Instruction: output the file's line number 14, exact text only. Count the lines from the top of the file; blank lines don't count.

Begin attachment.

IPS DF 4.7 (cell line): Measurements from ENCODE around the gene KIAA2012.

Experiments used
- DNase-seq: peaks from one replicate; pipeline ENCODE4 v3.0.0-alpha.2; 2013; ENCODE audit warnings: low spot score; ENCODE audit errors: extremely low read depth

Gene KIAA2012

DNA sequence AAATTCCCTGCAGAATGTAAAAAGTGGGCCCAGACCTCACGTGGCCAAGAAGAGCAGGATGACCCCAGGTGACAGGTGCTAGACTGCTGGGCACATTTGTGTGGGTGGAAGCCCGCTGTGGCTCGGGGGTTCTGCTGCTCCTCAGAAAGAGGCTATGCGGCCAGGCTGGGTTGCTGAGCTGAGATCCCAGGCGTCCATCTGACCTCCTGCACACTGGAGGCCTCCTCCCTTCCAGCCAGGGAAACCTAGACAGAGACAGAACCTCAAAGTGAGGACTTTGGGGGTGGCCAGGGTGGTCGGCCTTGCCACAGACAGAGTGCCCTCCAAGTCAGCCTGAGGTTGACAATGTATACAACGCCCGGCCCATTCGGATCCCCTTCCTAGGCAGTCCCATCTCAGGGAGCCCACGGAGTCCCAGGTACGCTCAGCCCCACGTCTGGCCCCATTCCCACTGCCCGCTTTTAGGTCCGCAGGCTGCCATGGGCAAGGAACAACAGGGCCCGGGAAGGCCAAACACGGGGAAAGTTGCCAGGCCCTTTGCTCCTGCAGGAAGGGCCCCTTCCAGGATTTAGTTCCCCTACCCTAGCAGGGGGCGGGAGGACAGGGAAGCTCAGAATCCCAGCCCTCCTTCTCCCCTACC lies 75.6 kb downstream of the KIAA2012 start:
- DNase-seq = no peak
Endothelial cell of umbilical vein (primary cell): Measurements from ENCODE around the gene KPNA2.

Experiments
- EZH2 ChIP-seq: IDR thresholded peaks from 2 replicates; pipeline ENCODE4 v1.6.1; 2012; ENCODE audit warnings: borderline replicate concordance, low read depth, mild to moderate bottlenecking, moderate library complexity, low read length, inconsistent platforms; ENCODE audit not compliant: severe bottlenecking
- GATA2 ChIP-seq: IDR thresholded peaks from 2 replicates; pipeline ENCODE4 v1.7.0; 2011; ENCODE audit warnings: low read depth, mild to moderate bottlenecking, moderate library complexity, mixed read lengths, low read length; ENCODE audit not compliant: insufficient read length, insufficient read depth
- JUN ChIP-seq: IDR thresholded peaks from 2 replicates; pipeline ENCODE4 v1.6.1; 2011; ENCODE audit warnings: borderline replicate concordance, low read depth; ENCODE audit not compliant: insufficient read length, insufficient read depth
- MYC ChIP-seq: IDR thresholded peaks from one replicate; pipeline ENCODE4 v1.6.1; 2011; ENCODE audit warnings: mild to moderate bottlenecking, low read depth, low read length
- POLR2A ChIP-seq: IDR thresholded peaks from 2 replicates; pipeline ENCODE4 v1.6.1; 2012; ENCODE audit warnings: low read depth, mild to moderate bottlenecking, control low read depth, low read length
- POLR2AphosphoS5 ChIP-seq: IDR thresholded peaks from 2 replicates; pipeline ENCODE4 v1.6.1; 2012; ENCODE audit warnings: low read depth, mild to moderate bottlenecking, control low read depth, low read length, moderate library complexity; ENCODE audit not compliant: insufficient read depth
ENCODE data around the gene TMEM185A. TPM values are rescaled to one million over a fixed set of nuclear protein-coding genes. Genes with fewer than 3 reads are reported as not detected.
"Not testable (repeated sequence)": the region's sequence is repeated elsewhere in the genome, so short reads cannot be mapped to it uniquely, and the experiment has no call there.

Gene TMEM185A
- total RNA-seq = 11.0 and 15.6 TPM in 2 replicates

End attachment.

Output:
- POLR2AphosphoS5 ChIP-seq: IDR thresholded peaks from 2 replicates; pipeline ENCODE4 v1.6.1; 2012; ENCODE audit warnings: low read depth, mild to moderate bottlenecking, control low read depth, low read length, moderate library complexity; ENCODE audit not compliant: insufficient read depth